"Run more, think less." Reflections on Racing from Kara Goucher
Saturday Training Options 8-29-09

Chickenskin on Kalawahine

Yesterday I took advantage of our state birthday celebration to go out and run some Trek loops in the morning. I have not been running much distance lately so running two Trek loops would be a good challenge for me to step up my distance a bit. I know some H.U.R.T. runners see the Triple Trek as the start of training for the H.U.R.T. 100 and I have always agreed with that. For me the TTT (Tantalus Triple Trek) is just an organized training run.

However a couple of years ago I noticed something else about the TTT. For many runners, it is a pretty competitive race. I mentioned this to John S. a year or two ago. My analogy was that in many ways the TTT is like a 10K race for marathoners or another analogy would be the TTT is like a cycling criterium race. With the multi-loop format and because there are opportunities to see people coming in and out of the start/finish and on the crossover trail from the top of center trail over to the four-way, the course allows runners to see just where they stand in relationship with other runners. The terrain also allows for some good competition with the long uphill and downhill sections. So this is one way to view the TTT or something to think about as you are out there running Trek loops.

Here is another perspective and this is more for those who are new at running distance on the trails or for those who have had some challenges with running distance. Use the TTT to start dialing in your nutrition/hydration and running at a pace you can sustain for 50, 75, or 100 miles. Forget about racing or trying to run the TTT at a fast pace and think about what your pace might be for a much longer race. What would your nutrition be? If this was the H.U.R.T. 100 would you really be running all those uphills on lap 4--80 miles into the race. I know there are runners out there who can do that but are you one of them? It is easy to cheat on your nutrition/hydration for a short race or training run. I do it too. However when the distances get long, cheating on the first third or even the second third of a race will come back to bite you in the you know where. Don't forget electrolytes in your mix either. This is another area I see people trying to cheat on and then I see post race cramping--for no reason. Be smart out there.

Ok, enough of my ramblin thoughts. It was beautiful out there yesterday. The trails were dry, the sky was blue, the breeze was cool. Lucky we live Hawaii! Perfect conditions. This morning my legs feel surprisingly good considering I have not run that distance in a long-long time. I was really enjoying yesterday and had my music with me listening to everything from U2, to The Clash, some Black Sabbath, Blink 182, a real mix of stuff and then it happened. I had just turned onto Kalawahine on my second loop and all of a sudden I heard the haunting voice of Israel Kamakawiwoʻole singing Hawaii 78. This was the major chickenskin moment. It just happened. I stopped, looked around and then I ran on. It was a great finish to my day on the trails and the start of the rest of my day.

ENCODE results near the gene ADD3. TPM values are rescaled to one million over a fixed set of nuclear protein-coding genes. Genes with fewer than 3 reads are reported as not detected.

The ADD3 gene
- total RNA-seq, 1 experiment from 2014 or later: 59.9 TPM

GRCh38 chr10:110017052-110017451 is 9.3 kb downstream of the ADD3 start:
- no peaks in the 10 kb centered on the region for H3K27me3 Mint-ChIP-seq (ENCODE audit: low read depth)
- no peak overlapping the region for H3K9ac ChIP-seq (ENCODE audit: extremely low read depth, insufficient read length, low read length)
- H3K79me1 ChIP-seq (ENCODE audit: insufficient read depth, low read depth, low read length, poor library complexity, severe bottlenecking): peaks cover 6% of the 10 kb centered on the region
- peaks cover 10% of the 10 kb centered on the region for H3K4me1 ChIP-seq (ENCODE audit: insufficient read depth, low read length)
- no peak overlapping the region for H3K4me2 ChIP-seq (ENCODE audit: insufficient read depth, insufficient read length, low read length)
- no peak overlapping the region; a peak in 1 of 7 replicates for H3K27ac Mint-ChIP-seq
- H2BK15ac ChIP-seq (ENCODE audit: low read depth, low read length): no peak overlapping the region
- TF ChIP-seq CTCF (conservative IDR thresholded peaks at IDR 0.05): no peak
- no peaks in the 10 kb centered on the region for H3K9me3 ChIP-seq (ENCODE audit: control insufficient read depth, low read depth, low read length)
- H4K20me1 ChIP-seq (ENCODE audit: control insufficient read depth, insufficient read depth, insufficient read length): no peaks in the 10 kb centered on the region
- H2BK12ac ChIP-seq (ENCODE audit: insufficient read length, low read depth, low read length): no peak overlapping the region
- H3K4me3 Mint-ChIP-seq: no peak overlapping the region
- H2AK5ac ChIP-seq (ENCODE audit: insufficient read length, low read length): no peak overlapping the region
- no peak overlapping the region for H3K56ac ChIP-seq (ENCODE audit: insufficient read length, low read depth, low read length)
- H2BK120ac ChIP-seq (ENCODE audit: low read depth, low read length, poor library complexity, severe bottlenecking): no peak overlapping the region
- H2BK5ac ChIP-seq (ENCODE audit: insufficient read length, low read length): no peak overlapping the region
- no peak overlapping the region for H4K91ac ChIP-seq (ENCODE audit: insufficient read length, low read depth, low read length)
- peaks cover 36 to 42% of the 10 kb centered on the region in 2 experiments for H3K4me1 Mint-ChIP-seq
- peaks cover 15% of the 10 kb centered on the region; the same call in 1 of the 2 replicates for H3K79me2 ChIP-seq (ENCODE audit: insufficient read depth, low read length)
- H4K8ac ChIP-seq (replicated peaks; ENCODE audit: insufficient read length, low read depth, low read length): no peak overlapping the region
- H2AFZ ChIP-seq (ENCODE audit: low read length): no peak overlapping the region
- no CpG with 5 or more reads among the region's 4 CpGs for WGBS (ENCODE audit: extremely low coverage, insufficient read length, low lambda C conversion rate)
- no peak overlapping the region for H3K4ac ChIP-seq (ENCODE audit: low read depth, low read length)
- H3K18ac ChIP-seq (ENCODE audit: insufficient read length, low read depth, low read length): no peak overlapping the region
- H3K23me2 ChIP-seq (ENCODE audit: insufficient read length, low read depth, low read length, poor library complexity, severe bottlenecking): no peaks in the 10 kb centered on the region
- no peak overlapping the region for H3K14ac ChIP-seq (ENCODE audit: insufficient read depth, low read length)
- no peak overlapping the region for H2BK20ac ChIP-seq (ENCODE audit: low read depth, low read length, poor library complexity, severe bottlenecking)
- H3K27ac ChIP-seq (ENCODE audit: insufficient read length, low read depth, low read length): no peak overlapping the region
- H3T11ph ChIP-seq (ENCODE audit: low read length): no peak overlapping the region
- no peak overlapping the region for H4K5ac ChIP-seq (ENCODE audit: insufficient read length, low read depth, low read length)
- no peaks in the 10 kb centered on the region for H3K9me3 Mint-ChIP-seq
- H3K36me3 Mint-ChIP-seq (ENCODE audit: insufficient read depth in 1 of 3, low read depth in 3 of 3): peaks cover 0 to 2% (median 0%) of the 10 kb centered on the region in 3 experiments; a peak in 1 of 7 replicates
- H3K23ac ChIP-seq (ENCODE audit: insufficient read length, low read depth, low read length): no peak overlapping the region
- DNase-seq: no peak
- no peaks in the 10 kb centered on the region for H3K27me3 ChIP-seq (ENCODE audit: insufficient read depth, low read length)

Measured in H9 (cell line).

Aloha, Bob

Comments

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cheryl

no matter where or how far we run in Hawaii, it's always good.

Paul

And I just wanted to race Bob for 50K! Oh well.

Keith Moon

If new to HURT, please take note to Bob's wisdom. Use TTT as a time to learn, esp if you made it into HURT 2010. As a newbee to trail running TTT was my first Ultra, you do learn a great deal from going beyond 20-miles on the trail with regards to nutrition etc. Thanks to all the HURT crew for your never ending support of the sport.

Mikem

Perhaps what we need is a longer run, a meditative exercise in in pace and distance. Something that deals in the cycles of time not necessarily finishing place or speed. I am contemplating one such mantra like experience in early November, which happens to coincide with my passage into that bleak world of dark fires and thick smoke that lies just beyond the chronological barrier of one's sixtieth year. To paraphrase one of my heroes of Hawaiian history the Ali'i'ai'moku of Kauai, Kaeokulani, "If I am going there I want to stir up some heavy shit before I am dragged from this world." And early November should be a good time as we will have recovered from the warm up of the Peacock in late October. Looking into the future of most HURT warriors, it is safe to say that if there is a Hades its gate opens late at night somewhere along the A'huilama on the third or forth loop of the HURT. In order to avoid this 'pit fall', so to speak, it is best to engage in some cognitive behavioral therapy, some habituation to the detrimental stimuli of the dark paths of the late night world of 'The Loop' and most of all, far back Manoa. Unfortunately significant exposure, under race type conditions, is limited by nocturnal periodicity. The best most of us can ever do is the only time most of us ever face that situation...no habituation opportunity there. So.....guess what?

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